The three wheat markets were all lower this week, by 3 to 5%. All three were up on Friday, with the gains in MPLS muted by the solid yields being reported by the Spring Wheat Quality Tour this week. The WQT put estimated average yield at 44.9 BPA, with 42.4 bushels per acre for durum. Weekly export sales were only 367,000 MT. That was down 11% from the previous week as price rationing begins to do its work. The IGC left projected world wheat production UNCH at 665 million metric tonnes.   The IGC left projected world wheat production UNCH at 665 million metric tonnes.  The IGC expects Russian output will fall to 45 MMT with a French firm estimating 47 MMT.

Nearby cotton futures dropped 1.85% this past week. USDA reported net weekly export sales for last week were 142,300 RB for Upland cotton and 10,800 RB for Pima for combined marketing years with a net reduction of 800 RB for 2011/12 Pima delivery. Total old crop commitments are 113% of the current USDA forecast for the year. They would typically be at 111% by now. The CFTC report on Friday afternoon showed Managed Money added to their net short position and Index Funds decreased their net long.

Cattle futures rose 1.4%, or $1.65 per cwt.  All but 20 cents of that gain came on Friday. Cash cattle prices were up $1-2 for the week. Wholesale beef prices slowed down. For the week, choice boxed beef was down $2.37, or 1.3%. Estimated beef production for the week was 2.6% smaller than the same week in 2011. YTD production is down 2.2%. Weekly beef export sales reported by USDA slowed further, due in part to the strength of the US dollar during the reporting period.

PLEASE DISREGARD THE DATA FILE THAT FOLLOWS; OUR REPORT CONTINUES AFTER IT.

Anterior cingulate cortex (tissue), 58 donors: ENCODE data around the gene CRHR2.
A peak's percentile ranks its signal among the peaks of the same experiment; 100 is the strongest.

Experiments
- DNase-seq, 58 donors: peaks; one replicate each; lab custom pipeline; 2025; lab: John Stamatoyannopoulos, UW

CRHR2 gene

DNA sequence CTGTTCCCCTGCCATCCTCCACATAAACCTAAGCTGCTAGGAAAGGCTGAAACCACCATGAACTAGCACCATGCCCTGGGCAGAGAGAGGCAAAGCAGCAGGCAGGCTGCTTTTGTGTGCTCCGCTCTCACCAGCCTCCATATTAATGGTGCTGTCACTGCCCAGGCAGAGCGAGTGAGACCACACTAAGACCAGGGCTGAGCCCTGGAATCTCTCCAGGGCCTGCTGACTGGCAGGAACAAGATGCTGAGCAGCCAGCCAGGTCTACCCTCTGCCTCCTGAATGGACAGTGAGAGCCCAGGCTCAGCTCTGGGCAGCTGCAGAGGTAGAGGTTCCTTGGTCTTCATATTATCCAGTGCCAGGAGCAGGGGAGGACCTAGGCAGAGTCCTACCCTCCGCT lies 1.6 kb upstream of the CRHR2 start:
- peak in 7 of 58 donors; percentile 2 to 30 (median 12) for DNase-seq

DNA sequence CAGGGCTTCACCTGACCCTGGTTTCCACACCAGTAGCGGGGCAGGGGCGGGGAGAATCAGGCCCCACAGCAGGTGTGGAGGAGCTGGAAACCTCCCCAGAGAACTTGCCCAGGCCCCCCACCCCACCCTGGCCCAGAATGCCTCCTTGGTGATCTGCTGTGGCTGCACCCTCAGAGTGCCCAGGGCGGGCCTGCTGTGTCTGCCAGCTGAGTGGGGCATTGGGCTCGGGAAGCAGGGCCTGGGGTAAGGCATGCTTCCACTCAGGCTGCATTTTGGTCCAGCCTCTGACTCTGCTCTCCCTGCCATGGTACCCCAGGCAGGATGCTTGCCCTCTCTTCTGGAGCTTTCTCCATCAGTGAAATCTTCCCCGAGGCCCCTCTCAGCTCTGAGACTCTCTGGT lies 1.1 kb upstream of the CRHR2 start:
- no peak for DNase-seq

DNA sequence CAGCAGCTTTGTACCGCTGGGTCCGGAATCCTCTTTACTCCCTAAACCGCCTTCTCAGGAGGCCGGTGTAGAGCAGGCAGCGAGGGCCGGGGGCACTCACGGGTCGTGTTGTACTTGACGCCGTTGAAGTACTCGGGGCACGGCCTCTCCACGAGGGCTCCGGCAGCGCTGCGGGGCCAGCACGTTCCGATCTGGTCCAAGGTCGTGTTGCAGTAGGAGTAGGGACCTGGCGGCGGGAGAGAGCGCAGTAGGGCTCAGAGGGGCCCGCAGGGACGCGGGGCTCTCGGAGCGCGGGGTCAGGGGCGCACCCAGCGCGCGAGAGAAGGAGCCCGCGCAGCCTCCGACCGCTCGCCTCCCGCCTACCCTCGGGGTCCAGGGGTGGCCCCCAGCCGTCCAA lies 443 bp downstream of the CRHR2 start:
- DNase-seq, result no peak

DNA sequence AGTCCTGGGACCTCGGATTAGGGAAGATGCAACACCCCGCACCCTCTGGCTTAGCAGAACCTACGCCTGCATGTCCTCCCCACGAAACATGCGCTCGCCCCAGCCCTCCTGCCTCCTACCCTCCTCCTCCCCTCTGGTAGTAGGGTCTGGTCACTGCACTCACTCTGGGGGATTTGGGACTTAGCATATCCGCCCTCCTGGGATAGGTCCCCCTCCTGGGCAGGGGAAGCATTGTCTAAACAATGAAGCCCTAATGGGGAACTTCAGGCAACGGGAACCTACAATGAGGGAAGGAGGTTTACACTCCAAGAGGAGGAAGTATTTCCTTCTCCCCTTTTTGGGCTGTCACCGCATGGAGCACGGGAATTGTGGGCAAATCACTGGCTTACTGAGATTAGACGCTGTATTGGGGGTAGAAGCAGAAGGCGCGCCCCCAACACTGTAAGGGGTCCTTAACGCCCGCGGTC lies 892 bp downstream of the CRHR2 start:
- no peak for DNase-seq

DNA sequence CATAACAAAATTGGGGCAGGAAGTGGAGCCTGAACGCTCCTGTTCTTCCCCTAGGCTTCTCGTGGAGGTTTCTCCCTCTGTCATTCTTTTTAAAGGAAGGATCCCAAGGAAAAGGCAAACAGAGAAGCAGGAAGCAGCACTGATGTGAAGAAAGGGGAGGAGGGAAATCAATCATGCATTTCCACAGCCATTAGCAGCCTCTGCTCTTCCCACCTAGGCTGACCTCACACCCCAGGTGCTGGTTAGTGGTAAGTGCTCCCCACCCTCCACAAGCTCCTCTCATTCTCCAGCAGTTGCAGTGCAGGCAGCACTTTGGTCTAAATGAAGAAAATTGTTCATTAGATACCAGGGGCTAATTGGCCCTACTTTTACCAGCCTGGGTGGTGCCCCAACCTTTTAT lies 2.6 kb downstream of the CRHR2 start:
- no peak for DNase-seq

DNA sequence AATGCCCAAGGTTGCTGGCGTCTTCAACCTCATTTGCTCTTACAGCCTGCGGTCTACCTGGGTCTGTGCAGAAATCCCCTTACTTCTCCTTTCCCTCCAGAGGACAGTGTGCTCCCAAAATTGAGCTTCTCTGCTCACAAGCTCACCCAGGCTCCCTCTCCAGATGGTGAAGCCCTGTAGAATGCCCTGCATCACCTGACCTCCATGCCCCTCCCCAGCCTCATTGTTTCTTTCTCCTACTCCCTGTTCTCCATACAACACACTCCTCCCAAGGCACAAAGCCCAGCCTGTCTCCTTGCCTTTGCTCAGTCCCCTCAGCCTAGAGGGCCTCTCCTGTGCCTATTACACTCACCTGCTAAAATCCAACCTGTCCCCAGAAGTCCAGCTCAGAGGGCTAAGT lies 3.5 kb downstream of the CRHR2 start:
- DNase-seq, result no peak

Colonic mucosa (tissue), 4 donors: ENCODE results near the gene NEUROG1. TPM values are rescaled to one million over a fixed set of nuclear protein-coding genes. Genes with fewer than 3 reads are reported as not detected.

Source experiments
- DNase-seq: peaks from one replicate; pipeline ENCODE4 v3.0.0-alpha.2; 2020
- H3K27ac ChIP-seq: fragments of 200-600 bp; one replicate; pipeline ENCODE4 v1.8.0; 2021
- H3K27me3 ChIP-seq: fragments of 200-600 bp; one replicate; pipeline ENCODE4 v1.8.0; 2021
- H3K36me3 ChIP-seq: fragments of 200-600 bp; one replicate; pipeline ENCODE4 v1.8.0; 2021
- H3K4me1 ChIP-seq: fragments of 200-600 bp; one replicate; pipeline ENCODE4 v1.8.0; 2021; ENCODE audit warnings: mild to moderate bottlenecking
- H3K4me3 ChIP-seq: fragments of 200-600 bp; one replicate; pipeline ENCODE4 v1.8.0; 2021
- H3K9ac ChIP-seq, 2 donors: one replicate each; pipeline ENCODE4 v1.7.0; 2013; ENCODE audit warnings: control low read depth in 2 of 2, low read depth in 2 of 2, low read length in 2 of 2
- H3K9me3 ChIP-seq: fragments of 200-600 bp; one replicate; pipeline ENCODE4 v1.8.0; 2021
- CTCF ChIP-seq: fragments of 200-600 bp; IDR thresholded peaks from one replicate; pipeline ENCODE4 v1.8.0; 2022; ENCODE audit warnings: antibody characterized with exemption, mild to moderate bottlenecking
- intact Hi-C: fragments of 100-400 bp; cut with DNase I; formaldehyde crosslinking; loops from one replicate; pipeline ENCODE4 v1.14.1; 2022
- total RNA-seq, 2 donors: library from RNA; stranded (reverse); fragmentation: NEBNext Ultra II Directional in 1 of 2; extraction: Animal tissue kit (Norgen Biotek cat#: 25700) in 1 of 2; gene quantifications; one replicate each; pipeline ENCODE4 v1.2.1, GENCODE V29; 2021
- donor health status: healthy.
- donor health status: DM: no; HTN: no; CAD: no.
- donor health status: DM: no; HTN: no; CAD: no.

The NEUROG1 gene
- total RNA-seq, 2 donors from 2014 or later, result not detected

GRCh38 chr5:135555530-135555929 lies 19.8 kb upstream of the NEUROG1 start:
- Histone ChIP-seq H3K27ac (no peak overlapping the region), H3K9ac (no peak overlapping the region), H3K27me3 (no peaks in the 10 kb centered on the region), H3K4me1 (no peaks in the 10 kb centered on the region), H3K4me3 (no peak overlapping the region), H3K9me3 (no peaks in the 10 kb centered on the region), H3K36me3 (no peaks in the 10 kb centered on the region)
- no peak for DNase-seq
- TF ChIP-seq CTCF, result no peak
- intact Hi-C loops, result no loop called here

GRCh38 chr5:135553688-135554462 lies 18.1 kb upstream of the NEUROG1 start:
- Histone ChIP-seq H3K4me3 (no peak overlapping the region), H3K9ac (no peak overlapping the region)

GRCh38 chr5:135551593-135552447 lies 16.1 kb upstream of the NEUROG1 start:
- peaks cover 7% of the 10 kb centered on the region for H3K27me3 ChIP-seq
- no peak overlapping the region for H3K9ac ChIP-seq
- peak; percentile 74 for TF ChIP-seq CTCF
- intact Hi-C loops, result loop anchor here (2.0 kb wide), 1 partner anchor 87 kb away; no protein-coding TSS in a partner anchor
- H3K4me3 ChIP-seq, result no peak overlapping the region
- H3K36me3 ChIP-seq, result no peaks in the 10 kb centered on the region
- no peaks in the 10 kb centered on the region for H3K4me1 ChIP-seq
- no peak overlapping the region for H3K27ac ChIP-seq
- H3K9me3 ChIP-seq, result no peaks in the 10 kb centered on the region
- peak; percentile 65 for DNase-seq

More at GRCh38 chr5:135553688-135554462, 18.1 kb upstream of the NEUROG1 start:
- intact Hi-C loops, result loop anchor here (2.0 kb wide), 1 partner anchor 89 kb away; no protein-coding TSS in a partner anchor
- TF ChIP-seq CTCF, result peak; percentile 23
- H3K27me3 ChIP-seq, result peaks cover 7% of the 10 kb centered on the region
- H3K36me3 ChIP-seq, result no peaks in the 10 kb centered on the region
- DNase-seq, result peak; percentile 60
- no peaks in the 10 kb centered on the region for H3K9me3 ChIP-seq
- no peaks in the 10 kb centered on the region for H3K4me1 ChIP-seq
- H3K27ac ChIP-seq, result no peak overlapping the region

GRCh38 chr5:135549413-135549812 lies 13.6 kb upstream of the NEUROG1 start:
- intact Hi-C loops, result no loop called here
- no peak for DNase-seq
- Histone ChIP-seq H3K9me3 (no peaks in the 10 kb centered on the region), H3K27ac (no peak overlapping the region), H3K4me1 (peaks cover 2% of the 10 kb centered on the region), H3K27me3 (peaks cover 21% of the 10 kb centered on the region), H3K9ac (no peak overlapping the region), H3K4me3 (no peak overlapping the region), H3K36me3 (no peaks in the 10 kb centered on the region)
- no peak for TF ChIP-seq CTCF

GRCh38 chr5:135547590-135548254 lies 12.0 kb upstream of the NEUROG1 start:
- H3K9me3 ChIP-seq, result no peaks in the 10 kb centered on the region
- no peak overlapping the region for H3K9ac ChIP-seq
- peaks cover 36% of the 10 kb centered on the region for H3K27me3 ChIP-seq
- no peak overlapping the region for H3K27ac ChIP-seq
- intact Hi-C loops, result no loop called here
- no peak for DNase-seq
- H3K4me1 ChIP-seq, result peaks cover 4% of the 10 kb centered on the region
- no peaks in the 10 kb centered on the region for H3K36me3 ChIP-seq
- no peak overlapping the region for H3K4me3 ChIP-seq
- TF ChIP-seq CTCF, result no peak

Hog futures were up $1.50 or 1.6% for the week. Pork production was up 1.7% from the previous week. It was still up 2.2% from the same week in 2011. Cumulative pork production for the year is 1.7% larger than last year on 1.2% more hogs slaughtered. Average weights are still running 3-4 pounds above last year.  The pork carcass cutout value was up $1.06/cwt this week or 1.16%. Pork bellies finally revealed hints of BLT demand, gaining 5.32% for the week.


Market Watch:

The market will begin the week with traders adjusting positions created by the expiration of the August soybean complex options on Friday and the resulting new futures positions. The main USDA reports this coming week will be the crop progress report Monday which has shown continued deterioration in the corn and soybeans week to week. Export sales will be Thursday along with EIA Gas Storage.  


There is a risk of loss in futures and options trading.  Such trading is not appropriate for all individuals. Past performance is not necessarily indicative of future results.  Comments made in this article are in no way to be seen as an endorsement of futures and options trading. Reproduction or rebroadcast of any portion of this article without written consent of Brugler Marketing & Management LLC is strictly prohibited.  Call 402-697-3623 for information on our individualized subscription and consulting services. Visit our web site at https://www.bruglermarketing.com for more information on our consulting and advisory services for farm family enterprises and agribusinesses.


 Copyright 2012 Brugler Marketing & Management, LLC